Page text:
Hawaiian monk seal named Hawaii’s state mammal
Congratulations to the Hawaiian monk seal—now our official state mammal.
Hawaii Lieutenant Governor Duke Aiona signed a bill into law last week giving the endangered and much-beloved seal the official designation. Wildlife experts—who have long considered the seal one of the world’s most-endangered species—hope the move will raise international awareness about the native Hawaii mammal’s plight.
Roughly 1,200 Hawaiian monk seals remain in the wild—about 80 to 100 of these in waters surrounding the main Hawaiian Islands. The new bill will give the monk seals the same protection as the also endangered humpback whale—Hawaii’s marine state mammal.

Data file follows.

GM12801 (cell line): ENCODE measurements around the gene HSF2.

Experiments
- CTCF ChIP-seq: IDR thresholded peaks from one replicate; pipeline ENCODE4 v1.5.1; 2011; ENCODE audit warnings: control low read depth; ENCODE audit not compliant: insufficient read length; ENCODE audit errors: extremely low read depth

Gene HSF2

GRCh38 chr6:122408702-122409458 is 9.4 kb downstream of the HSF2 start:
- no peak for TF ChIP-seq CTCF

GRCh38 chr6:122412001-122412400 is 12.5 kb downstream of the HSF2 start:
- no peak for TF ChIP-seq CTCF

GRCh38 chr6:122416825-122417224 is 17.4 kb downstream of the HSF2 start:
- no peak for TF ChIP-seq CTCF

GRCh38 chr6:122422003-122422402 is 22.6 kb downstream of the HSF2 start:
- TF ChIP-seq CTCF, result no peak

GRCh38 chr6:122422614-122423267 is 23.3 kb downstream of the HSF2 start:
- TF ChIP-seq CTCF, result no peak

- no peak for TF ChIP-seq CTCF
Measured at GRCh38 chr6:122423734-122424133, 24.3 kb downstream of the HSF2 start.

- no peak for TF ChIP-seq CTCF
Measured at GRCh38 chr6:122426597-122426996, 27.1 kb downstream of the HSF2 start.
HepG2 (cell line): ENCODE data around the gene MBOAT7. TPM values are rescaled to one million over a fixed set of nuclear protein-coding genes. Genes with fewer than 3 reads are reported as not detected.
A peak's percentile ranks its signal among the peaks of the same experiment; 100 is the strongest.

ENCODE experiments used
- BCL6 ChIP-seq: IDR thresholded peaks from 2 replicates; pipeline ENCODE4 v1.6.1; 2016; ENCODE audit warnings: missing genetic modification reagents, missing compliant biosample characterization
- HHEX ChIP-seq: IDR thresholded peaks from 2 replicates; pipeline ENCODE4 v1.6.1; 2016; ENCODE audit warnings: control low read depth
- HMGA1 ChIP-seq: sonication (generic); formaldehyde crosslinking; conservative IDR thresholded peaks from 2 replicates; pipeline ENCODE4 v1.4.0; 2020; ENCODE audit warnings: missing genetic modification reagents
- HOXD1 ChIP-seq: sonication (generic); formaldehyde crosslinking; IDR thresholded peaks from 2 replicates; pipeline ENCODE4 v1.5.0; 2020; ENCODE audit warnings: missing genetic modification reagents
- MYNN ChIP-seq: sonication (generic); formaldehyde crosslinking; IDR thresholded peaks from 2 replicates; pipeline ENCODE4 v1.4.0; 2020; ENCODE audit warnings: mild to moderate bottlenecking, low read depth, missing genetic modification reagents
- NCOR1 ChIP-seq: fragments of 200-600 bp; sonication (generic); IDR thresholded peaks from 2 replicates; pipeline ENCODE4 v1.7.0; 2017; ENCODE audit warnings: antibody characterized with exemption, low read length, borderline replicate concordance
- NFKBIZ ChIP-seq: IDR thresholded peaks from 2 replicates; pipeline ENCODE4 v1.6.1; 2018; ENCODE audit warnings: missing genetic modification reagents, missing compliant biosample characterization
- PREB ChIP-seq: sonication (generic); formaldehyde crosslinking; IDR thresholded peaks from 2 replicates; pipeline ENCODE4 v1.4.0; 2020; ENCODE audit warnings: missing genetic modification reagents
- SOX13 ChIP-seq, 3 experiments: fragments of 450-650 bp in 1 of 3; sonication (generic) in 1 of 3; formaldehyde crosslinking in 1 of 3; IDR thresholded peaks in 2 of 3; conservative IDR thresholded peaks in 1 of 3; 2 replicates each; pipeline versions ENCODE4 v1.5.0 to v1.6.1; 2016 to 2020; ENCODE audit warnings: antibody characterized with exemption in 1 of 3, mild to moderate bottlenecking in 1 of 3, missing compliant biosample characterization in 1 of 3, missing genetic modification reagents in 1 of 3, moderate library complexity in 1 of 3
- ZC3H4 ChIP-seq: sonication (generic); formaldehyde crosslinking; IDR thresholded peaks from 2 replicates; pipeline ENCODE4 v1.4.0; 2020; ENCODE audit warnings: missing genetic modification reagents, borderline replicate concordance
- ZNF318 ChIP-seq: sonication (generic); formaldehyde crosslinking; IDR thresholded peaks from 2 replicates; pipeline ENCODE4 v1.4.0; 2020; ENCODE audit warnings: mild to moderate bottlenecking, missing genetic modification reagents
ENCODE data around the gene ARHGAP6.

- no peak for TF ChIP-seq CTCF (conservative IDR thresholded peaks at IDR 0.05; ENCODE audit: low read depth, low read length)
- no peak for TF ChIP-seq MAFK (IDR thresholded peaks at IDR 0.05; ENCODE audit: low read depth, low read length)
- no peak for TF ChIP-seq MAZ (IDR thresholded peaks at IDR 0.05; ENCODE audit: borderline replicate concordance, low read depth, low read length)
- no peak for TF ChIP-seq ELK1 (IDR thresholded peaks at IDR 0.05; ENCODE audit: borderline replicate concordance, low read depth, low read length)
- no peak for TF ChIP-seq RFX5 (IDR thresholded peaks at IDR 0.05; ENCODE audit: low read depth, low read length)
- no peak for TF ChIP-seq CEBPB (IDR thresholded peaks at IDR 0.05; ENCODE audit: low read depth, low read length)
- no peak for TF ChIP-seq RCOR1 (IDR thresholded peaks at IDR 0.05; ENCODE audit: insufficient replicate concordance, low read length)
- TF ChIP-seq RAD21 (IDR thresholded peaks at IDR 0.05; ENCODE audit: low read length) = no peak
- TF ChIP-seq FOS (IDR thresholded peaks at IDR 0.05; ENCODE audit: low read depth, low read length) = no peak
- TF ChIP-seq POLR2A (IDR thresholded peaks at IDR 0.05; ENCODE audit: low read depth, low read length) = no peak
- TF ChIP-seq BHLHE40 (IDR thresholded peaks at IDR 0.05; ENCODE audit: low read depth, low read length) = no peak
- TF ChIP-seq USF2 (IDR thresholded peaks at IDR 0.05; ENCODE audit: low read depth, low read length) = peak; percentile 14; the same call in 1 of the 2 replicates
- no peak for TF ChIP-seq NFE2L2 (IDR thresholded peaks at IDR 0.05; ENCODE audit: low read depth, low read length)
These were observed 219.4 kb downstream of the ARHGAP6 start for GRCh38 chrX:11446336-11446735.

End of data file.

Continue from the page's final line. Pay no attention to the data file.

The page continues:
Uh-huh. We know the monk seal is also a marine mammal, but why quibble details with good news?
The Hawaiian monk seal population declines by about 4 percent each year. But experts are hopeful that the animal’s designation as an official state symbol will boost seal numbers again. Four monk seal pups have already been born this year.
Take a look at the picture, at right. Who wouldn’t want to see more of these cute pups?
The National Oceanic and Atmospheric Administration has been implementing monk seal outreach and education programs for years. Find out more about the Hawaiian monk seal and NOAA’s efforts to protect it here.